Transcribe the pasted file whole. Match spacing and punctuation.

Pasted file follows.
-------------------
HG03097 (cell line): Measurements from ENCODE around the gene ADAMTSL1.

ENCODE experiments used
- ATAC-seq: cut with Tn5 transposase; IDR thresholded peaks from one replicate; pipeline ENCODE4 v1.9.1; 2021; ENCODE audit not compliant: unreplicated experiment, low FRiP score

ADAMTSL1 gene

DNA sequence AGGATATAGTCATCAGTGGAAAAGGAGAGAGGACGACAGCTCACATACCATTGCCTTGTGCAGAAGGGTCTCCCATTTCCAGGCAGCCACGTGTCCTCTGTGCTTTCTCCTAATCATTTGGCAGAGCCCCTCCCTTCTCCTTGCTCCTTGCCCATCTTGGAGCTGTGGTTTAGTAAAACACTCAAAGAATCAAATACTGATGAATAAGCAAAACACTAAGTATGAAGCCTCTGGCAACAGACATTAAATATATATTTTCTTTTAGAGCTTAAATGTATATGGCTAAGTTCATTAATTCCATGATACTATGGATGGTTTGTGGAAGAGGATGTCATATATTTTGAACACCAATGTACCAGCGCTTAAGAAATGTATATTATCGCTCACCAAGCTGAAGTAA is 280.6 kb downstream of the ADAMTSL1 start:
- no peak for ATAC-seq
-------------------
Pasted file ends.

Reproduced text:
HG03097 (cell line): Measurements from ENCODE around the gene ADAMTSL1.

ENCODE experiments used
- ATAC-seq: cut with Tn5 transposase; IDR thresholded peaks from one replicate; pipeline ENCODE4 v1.9.1; 2021; ENCODE audit not compliant: unreplicated experiment, low FRiP score

ADAMTSL1 gene

DNA sequence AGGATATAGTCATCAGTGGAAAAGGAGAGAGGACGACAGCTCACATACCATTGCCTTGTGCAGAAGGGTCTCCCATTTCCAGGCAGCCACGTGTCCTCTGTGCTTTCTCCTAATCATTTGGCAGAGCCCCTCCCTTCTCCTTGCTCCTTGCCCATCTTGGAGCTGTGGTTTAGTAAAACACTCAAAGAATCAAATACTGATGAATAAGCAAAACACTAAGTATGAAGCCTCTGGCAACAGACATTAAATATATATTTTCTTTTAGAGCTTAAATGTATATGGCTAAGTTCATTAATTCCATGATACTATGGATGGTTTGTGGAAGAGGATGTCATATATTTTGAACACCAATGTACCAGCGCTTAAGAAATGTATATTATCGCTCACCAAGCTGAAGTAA is 280.6 kb downstream of the ADAMTSL1 start:
- no peak for ATAC-seq